[Python-3000] Support for PEP 3131

Adam Olsen rhamph at gmail.com
Sat May 26 01:29:34 CEST 2007

On 5/25/07, Jim Jewett <jimjjewett at gmail.com> wrote:
> On 5/25/07, Adam Olsen <rhamph at gmail.com> wrote:
> > On 5/25/07, Jim Jewett <jimjjewett at gmail.com> wrote:
> > > On 5/25/07, Adam Olsen <rhamph at gmail.com> wrote:
> > > > If we allowed an underscore as a mixed-script separator
> > > > (allowing "def get_原料(self):"), does this let us get away
> > > > with otherwise banning mixed-scripts?
> ...
> > Indeed, the whole-script confusables does create significant
> > holes, but I think the best solution is still to ban mixed-scripts
> > and accept that it's only a "75% solution".  Using an "I'm
> > expecting cyrillic" flag makes it harder for those who need
> > cyrillic AND still leaves them vulnerable to the same problem
> > we're trying to protect ourselves from.
> hmm... I had thought they should either not include the confusable
> letters, or use different fonts -- whatever they normally do.

I don't understand.  Are you suggesting that those typing in russian
or ukrainian should switch from cyrillic to latin when typing in 'a'?
Surely I misunderstand.

But as for how likely accidental confusion is, to provide statistics I
installed a ukrainian wordlist and grepped it for words that only
contained characters resembling lowercase latin characters (in my
font).  Of 990736 entries, only 133 matched.  Of those, only one of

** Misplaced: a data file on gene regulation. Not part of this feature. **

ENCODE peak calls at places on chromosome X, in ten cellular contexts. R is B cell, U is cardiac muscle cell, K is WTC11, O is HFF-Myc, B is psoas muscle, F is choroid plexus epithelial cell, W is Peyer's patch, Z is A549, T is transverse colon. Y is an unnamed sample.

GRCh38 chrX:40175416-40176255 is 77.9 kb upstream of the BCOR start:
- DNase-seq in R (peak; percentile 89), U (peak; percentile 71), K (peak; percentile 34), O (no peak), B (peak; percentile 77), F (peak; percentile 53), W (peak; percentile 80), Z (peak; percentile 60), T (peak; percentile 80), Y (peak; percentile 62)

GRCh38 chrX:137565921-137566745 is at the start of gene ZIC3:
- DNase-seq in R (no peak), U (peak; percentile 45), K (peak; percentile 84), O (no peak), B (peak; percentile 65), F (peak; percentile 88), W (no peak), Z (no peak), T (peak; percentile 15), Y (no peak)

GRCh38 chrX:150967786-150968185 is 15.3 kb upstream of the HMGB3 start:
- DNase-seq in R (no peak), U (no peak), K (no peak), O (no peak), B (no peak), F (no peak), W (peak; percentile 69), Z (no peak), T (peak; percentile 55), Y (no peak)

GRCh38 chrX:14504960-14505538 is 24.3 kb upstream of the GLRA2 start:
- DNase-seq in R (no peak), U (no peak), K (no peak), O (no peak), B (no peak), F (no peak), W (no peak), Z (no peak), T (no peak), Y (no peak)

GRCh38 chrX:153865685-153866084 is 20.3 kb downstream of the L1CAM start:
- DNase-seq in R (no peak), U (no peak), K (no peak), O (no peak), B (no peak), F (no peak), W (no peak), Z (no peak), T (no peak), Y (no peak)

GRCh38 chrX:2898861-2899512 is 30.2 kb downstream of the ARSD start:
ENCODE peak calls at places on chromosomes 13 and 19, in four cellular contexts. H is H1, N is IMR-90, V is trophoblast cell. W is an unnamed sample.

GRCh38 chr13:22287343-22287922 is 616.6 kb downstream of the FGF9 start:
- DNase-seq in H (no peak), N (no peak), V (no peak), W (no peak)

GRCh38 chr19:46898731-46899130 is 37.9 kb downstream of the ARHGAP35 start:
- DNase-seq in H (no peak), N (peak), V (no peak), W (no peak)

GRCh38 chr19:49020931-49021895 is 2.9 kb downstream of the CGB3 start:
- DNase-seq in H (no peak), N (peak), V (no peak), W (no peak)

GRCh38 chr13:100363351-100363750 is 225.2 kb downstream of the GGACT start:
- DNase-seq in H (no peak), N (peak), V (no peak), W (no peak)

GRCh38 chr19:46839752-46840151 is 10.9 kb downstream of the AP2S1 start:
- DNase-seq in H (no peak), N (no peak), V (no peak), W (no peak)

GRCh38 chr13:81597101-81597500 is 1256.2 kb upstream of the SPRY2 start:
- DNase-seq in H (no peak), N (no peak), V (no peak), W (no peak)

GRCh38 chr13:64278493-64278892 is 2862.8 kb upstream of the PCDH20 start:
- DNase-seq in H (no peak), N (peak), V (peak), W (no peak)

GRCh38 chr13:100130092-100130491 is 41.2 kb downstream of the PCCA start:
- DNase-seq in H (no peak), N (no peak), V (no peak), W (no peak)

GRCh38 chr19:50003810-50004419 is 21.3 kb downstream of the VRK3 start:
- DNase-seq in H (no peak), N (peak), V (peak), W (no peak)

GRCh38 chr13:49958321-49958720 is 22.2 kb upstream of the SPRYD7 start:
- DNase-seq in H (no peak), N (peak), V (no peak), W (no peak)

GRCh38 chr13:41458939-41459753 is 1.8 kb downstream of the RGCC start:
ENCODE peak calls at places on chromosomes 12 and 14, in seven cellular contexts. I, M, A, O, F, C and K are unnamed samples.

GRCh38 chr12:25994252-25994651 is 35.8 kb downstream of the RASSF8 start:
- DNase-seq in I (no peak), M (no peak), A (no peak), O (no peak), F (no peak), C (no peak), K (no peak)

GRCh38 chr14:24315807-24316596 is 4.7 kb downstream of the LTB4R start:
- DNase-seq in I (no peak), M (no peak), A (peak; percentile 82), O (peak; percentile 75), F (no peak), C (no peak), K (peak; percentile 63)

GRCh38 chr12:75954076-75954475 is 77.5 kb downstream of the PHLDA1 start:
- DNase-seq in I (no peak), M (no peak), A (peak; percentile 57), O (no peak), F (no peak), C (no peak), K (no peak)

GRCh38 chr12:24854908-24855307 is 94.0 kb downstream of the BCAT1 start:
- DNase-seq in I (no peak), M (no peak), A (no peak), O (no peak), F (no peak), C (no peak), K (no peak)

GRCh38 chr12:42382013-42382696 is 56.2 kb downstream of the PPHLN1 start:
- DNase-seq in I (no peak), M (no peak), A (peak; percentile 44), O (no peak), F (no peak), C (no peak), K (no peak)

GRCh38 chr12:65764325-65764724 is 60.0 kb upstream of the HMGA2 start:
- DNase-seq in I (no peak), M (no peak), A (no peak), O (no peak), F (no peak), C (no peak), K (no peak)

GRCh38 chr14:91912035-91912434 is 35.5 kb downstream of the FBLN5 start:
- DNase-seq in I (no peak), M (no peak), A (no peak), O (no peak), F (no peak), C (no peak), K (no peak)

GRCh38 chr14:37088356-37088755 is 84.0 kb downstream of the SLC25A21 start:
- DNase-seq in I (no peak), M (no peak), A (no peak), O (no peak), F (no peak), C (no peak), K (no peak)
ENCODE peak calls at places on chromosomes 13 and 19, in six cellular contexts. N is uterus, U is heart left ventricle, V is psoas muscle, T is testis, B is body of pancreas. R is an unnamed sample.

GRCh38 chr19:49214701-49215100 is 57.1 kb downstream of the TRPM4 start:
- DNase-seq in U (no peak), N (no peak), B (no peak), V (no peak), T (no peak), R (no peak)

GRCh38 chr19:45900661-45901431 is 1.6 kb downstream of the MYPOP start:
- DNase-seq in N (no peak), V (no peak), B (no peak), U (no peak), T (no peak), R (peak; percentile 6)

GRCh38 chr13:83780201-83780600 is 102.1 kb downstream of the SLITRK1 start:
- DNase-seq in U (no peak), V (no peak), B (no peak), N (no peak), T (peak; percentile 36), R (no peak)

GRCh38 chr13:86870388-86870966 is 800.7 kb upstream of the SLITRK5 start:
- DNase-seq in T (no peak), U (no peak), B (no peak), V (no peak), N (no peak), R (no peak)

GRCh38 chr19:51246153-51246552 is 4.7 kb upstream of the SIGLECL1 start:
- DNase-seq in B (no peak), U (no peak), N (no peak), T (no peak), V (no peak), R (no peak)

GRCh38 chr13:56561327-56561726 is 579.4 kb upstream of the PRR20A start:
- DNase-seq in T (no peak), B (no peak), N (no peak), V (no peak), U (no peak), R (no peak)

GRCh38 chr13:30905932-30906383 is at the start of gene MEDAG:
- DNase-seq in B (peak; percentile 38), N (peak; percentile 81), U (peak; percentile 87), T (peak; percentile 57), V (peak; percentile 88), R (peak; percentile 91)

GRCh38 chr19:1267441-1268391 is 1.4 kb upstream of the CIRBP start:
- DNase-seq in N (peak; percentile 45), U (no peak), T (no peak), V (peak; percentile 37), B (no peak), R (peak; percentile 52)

them looked like an english word: a lone 'i'.  I'm tempted to suggest
special-casing it, but if that's the worst problem in all of this I
think it can wait until it's proven to be a problem.

> But I suppose using an _ separator could still be a useful crutch.
> Whether it is useful enough ... I'll let others chime in.

Using _ as a separator is only intended to allow fixed prefixes (or
suffixes) for arbitrary names[1].  I don't see how this becomes a

[1] urllib2 uses this style, although it's unlikely to ever have
non-ascii names.  Still, I don't think we should limit the style.

> > A more extreme solution would be to introduce a symbol type that
> > converts that converts whole-script confusables to a canonical
> > form
> The unicode consortium recommends against this.  I'm not sure if it is
> just a presentation issue, or concerns about compatibility; the
> "confusables" lists are explicitly allowed to change.

Having the equivalences change between python versions (assuming at
least this aspect is hardcoded) would be quite troublesome.  Perhaps
even moreso than the confusion it's intended to prevent!

Adam Olsen, aka Rhamphoryncus

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